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The Consumer Price Index, A False Indicator of Our Individuals Costs-of-Living

April 11, 2017

For years the Federal Reserve and many other central banks around the world have declared that a key element of monetary policy is the targeting of a two percent rate of annual price inflation.

For years the Federal Reserve and many other central banks around the world have declared that a key element of monetary policy is the targeting of a two percent rate of annual price inflation. Now the Federal Reserve has suggested that that target rate may be “temporarily” raised to – well, they have been less precise about that.

As measured by the Consumer Price Index (CPI), prices in general have been increasing for most of the last ten years at well below two percent. Even “core” price inflation – that is, the CPI minus energy and food prices – has been below the two percent target rate for most of this time.

But in February 2017, the overall CPI increased at 2.7 percent at an annualized rate, and the “core” CPI was 2.2 percent higher. An alternative index – Personal Consumption Expenditures – that Fed Chair, Janet Yellen, and some other Fed Board Governors prefer to watch was up almost to two percent, as well, in February.

To begin with, it is worth observing that even if average CPI price inflation were to be kept at rate of two percent a year, in less than twenty years, the value of the dollar will have decreased by about 50 percent. That is, the buying power of today’s CPI-measured dollar would only get you an equivalent of 50 cents worth of similar goods in less than two decades.

But more fundamentally, any price index, whether the CPI or the PCE, are statistical constructions created by economists and statisticians that have very little to do with the actions and decisions of consumers and producers in the everyday affairs of market demand and supply. And are false guides for central bank monetary policy.

Overall vs. “Core” Price Inflation

The government’s CPI statisticians distinguish between two numbers: the change in the overall CPI, which as we saw increased at an annualized rate of about 2.7 percent in February and “core” inflation, which is the rate of change in the CPI minus food and energy prices, which rose 2.2 percent in February.

The government statisticians make this distinction because they argue that food and energy prices are more “volatile” than many others. Fluctuating more frequently and to a greater degree than most other commonly purchased goods and services, they can create a distorted view, it is said, about the magnitude of price inflation during any period of time.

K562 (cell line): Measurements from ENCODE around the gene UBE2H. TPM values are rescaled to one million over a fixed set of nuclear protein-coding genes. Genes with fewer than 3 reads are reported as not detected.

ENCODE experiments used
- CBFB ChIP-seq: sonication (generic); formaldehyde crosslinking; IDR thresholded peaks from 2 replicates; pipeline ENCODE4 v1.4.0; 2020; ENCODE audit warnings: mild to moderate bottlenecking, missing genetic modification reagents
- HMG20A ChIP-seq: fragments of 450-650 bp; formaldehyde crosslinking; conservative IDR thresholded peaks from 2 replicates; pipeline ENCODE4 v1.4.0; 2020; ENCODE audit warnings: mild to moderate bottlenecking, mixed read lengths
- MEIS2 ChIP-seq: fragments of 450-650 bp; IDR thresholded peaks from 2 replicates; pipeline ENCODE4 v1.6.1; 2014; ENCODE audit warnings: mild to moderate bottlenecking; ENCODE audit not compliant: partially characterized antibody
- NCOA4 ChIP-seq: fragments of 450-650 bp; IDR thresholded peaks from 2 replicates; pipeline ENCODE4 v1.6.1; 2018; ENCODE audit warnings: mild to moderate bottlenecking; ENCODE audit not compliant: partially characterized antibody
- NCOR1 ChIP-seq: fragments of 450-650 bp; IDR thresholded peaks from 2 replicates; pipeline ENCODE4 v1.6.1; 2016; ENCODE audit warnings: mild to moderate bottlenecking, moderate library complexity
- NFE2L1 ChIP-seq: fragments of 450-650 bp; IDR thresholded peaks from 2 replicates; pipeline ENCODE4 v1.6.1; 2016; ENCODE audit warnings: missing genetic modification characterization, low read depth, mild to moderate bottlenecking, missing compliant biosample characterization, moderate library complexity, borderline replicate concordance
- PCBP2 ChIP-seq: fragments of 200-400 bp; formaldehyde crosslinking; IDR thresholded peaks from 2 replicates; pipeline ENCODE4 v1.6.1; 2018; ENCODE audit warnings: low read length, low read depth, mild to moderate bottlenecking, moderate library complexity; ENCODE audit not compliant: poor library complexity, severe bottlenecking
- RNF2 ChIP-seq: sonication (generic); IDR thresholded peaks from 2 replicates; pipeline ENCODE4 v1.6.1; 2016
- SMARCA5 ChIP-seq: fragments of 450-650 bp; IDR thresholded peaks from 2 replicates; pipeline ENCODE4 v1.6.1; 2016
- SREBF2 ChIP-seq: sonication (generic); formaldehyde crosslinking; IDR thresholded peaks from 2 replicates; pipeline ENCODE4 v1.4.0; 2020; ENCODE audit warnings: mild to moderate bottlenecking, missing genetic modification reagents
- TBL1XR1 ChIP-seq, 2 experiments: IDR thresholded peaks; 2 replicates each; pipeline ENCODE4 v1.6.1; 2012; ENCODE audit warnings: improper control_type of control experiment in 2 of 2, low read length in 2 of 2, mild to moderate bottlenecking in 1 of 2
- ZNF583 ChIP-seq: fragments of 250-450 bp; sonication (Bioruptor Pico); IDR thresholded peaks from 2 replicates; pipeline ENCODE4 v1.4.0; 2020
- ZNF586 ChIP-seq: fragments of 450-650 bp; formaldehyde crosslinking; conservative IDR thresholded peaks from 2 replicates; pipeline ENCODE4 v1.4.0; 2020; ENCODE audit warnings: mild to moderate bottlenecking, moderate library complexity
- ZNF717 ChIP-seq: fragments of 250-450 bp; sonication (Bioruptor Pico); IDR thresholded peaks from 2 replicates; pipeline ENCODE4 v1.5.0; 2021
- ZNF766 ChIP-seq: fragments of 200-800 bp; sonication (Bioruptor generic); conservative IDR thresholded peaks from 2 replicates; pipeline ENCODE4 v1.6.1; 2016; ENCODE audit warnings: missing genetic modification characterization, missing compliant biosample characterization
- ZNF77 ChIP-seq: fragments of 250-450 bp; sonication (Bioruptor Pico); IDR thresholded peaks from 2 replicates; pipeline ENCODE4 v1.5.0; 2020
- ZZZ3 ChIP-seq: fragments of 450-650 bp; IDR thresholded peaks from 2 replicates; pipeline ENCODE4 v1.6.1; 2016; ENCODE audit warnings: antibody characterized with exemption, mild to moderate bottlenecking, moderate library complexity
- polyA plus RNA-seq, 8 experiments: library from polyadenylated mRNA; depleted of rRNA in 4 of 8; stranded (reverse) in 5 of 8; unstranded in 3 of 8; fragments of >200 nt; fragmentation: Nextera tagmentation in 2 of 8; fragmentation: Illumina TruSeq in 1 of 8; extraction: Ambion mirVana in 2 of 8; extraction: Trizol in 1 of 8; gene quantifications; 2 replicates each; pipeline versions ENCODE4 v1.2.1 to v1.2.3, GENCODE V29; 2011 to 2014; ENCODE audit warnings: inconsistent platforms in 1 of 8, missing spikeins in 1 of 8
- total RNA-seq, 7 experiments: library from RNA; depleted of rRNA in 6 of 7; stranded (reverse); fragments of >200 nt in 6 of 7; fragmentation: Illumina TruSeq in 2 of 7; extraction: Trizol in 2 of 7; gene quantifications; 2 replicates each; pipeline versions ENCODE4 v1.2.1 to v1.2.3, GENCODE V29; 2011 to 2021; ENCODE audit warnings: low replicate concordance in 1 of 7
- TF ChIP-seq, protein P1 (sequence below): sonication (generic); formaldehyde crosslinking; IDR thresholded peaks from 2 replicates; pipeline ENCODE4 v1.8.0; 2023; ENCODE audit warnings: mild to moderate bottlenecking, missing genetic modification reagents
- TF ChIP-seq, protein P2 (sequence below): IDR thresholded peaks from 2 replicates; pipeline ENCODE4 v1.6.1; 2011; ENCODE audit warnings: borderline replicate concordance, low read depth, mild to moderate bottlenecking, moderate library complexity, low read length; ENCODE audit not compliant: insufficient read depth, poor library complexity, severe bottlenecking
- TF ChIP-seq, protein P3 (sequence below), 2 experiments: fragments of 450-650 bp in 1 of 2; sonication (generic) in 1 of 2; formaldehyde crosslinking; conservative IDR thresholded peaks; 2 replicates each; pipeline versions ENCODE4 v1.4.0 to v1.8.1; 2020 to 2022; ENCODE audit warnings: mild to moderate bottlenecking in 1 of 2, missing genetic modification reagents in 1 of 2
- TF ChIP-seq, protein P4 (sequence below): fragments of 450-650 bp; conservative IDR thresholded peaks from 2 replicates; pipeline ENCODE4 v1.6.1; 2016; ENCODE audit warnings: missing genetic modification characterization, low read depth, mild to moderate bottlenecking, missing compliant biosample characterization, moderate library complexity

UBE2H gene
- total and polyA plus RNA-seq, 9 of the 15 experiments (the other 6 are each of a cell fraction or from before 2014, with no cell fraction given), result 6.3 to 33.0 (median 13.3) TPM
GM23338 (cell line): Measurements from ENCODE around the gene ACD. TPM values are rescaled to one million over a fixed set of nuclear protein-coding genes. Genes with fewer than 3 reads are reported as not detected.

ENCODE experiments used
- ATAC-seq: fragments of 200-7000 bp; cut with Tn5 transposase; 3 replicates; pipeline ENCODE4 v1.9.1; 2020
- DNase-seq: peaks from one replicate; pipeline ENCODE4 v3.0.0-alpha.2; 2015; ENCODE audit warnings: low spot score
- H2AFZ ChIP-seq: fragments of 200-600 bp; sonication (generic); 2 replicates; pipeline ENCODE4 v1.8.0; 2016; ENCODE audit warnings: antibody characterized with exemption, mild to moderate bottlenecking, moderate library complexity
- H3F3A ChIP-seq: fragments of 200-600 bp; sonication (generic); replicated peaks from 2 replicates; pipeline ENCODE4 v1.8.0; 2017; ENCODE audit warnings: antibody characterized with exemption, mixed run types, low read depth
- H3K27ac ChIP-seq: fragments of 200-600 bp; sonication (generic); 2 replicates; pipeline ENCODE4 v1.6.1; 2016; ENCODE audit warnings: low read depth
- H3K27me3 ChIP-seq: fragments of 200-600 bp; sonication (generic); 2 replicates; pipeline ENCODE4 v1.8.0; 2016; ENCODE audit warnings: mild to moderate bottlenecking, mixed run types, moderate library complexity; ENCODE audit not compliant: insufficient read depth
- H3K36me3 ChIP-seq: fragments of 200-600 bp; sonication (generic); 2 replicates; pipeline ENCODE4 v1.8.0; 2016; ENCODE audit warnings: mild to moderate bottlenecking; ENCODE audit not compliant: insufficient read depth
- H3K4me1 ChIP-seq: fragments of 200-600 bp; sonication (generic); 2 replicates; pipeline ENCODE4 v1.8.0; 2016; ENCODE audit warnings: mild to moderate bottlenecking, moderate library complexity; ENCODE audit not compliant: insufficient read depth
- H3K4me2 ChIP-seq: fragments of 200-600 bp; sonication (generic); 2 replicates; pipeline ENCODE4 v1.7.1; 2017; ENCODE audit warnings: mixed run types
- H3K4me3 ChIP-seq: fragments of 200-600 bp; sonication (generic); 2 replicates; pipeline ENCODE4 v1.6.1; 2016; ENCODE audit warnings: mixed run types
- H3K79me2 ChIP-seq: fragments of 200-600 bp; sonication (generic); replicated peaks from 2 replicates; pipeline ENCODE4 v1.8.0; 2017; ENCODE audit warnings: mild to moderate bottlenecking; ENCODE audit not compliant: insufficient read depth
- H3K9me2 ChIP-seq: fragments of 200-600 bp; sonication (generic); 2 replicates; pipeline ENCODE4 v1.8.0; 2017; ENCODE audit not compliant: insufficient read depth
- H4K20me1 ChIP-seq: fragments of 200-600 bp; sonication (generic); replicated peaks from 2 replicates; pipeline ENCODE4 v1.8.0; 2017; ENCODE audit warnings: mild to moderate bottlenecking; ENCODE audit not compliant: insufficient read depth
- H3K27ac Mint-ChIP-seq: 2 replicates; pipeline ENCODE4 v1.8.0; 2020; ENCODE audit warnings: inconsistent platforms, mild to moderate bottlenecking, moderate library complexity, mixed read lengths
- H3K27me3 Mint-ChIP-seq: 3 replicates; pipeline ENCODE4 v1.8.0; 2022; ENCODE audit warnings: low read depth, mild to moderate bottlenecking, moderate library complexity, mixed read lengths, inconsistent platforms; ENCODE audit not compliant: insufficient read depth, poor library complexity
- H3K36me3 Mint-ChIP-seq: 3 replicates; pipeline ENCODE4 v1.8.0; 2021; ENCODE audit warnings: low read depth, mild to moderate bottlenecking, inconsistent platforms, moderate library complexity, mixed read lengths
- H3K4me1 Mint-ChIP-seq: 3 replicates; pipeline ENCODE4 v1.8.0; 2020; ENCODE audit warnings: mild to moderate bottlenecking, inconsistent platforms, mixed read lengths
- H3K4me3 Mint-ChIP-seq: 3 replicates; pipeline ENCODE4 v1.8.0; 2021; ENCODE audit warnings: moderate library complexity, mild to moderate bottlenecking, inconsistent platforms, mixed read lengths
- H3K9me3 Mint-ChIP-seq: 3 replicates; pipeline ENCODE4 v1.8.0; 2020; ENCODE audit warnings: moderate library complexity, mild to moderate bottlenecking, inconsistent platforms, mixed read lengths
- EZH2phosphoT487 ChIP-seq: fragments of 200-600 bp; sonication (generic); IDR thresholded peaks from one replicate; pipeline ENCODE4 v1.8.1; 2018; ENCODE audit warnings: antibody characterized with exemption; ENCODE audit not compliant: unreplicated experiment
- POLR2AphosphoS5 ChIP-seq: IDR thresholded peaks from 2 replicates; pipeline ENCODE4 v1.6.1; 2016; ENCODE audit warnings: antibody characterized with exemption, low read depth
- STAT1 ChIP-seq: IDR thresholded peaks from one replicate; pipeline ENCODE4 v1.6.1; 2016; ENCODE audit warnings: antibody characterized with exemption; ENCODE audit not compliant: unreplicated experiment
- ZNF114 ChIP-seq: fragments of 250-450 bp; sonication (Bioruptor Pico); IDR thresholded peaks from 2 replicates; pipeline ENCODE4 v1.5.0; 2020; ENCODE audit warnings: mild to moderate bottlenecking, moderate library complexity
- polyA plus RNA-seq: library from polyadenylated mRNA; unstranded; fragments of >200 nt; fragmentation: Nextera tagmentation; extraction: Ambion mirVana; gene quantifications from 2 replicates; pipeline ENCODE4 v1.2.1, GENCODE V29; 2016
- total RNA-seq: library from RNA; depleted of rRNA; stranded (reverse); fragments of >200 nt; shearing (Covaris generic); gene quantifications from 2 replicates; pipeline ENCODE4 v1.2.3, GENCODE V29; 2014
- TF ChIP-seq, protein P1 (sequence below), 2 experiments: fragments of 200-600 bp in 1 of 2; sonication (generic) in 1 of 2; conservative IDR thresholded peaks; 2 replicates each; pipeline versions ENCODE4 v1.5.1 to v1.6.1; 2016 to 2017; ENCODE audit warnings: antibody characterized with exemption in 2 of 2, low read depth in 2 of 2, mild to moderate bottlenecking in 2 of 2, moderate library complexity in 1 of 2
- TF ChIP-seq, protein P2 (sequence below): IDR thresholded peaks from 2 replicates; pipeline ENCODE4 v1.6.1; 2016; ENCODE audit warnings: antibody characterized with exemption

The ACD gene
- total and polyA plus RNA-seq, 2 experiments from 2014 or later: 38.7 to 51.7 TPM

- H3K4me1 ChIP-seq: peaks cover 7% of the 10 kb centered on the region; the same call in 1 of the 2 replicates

The problem is that food and energy costs may seem like irritating extraneous “noise” to the government number crunchers. But to most of the rest of us what we have to pay to heat our homes and put gas in our cars, as well as buying groceries to feed our families, is far from being a bothersome distraction from the statistical problem of calculating price inflation’s impact on our everyday lives.

Constructing the Consumer Price Index

How do the government statisticians construct the CPI? The Bureau of Labor Statistics (BLS) surveys the purchases of 7,000 households across the country, which is taken to be “representative” of the approximately 325 million people living in the United States. The statisticians then construct a representative “basket” of goods reflecting the relative amounts of various consumer items these 7,000 households regularly purchase based on their buying patterns. The BLS monthly records changes in the prices of these goods in 24,000 retail outlets out of the estimated 3.6 million retail establishments across the whole country.

This is, then, taken to be a fair and reasonable estimate – to the decimal point! – about the cost of living and the rate of price inflation for all the people of the United States.

Due to the costs of doing detailed consumer surveys and the desire to have an unchanging benchmark for comparison, this consumer basket of goods is only significantly revised about every ten years or so.

This means that over the intervening time it is assumed that consumers continue to buy the same goods and in the same relative amounts, even though in the real world new goods come on the market, other older goods are no longer sold, the quality of many goods are improved as the years go by, and changes in relative prices often result in people modifying their relative buying patterns.

The CPI vs. the Diversity of Real People’s Choices

The fact is there is no “average” American family. The individuals in each household (moms and dads, sons and daughters, and sometimes grandparents or aunts and uncles) all have their own unique tastes and preferences. This means that your household basket of goods is different in various ways from mine, and our respective baskets are different from everyone else’s.

Some of us are avid book readers, and others just relax in front of the television. There are those who spend money on regularly going to live sports events, others go out every weekend to the movies and dinner, while some stay more at home and save their money for exotic vacations.

A sizable minority of Americans are still cigarette smokers, while others are devoted to health foods and herbal remedies. Some of us are lucky to be “fit-as-a-fiddle,” while others unfortunately may have chronic illnesses. Tastes, circumstances and buying patterns are as diverse as the 325 million people who live in the United States.

Looking Inside the Consumer Price Index